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    An army of Prince Harries is intimidating shoppers.

    Janet Manley

    March 3, 2023, 10:21am

    The portrait is stern, defiant, of bountiful hairline.

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    Shot by Ramona Rosales for the cover of Prince Harry’s memoir Spare, it planted a flag in the golden Californian soil and hung a shark-tooth necklace around the decrepit institution it set out to eviscerate. Tiled in your local Barnes & Noble, it looked like you were being marched on by an army of angry Lancastrians, as writer Luke Winkie found.

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    Winkie was not alone in feeling persecuted by the carousel of Nook accessories. People across the Commonwealth and in other dying empires noted the alarming sense of being attacked by a battalion of angry Grown Sons, or seeing an entire team of water polo players rise up before them as they floated obliviously on a pool noodle. The reaction was strong enough for Winkie to opine in Slate on the state of publishing that:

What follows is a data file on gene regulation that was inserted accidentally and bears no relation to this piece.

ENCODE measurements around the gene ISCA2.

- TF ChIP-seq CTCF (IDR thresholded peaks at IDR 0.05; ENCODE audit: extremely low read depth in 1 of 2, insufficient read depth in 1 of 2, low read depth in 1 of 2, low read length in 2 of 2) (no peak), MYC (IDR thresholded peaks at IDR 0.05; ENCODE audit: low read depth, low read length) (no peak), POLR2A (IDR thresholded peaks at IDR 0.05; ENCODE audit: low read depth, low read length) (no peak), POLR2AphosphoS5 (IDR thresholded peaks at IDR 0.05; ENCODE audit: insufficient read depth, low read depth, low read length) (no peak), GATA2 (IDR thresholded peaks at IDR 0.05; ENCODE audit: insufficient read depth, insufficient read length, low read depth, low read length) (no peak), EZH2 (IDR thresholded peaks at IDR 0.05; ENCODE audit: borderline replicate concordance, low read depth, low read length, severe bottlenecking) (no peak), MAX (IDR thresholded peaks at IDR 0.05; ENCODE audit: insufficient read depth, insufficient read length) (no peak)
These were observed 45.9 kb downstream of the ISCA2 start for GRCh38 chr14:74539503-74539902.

It is depressing to know that the modern publishing industry, much like the film industry, is buoyed by a few megaton releases each year, and therefore retailers need to order an ungodly number of Spares—truly the Ant-Man of books—to stay above water.

    Indeed. For my own part, in the wall of Harries I saw the sight I imagine I shall see when I one day journey on foot to the ginger-haired town of my ancestors, and am welcomed with a terse “hello, then,” and the lack of affection that is common to my people. (“Farther down the line I spied Ginger Spice, the only Spice with whom I felt any connection—a fellow ginger.” — Prince Harry)

    It is not as alarming as were the bestseller walls of A Little Life (ecstasy and pain, over and over), or those of the weepy-looking eyes on the original cover of The Great Gatsby.

    If one wishes to avoid such a sight, one supposes Prince William can just order His Highness’s books on Amazon.

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    [via Slate]

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